The Role of Self-Beliefs in Predicting Postschool Outcomes for Deaf Young Adults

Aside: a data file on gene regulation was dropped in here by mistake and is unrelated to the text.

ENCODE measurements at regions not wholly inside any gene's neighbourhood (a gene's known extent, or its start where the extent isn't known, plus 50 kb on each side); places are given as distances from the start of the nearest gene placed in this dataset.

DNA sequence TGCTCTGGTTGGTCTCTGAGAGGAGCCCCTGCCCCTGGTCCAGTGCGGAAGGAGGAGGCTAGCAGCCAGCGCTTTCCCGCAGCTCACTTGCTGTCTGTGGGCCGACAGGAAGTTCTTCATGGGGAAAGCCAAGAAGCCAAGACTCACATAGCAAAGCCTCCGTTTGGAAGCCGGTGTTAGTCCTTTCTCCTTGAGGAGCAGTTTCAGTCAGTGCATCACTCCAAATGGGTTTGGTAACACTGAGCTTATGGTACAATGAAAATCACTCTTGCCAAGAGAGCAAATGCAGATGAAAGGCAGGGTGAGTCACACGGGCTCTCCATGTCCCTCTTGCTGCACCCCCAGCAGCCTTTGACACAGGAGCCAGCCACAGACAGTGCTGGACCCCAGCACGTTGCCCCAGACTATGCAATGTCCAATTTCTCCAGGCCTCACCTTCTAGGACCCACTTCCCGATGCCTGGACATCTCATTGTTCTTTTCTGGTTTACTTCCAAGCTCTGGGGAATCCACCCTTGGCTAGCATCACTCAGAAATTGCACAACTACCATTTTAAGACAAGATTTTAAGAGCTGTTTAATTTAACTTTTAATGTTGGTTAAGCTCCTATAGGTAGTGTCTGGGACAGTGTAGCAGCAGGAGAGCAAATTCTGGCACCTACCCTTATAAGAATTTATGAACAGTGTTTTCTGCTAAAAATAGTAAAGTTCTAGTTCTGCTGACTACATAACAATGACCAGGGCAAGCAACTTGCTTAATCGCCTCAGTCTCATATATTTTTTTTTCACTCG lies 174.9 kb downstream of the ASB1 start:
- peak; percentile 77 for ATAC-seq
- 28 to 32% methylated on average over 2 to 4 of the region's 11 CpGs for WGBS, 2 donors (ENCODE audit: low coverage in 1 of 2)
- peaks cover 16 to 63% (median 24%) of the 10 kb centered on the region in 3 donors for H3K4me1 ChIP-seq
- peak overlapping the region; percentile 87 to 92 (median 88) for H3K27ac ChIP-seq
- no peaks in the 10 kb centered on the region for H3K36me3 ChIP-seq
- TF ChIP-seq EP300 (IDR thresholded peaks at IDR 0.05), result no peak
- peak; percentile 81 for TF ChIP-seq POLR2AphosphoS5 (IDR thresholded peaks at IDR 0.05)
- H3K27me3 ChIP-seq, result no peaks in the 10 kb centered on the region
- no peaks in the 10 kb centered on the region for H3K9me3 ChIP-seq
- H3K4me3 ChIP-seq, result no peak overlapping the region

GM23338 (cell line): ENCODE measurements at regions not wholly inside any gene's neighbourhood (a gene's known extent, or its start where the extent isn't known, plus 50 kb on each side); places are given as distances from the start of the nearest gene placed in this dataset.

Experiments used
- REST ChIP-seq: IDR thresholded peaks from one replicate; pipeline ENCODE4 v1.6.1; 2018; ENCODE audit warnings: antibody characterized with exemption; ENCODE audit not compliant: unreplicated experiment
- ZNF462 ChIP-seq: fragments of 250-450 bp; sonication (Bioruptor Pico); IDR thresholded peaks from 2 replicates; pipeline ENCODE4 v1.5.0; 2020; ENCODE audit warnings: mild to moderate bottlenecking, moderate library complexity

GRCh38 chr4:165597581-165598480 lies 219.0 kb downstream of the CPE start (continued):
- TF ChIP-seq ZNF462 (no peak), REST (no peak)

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The aim of this study was to explore the role of self-beliefs in predicting postsecondary outcomes for deaf young adults in transition from secondary settings. Three main constructs were explored: self-concept, self-determination, and expectations about the future. This study examined the relationships between deaf adolescents' self-beliefs and actual achievements as they transitioned to adult life in three domains: life, employment, and education. Despite the generally positive self-beliefs of deaf individuals, which were, in some cases, related to postsecondary outcomes, the self-beliefs assessed in this study did not have a direct influence on postsecondary attainment. Findings suggest that for deaf individuals, successfully navigating transitions to adult life involves dimensions beyond individual agency. Positive self-beliefs are clearly a part of successfully attaining postsecondary outcomes, but deaf individuals may not have full access to equitable opportunities to capitalize on these beliefs.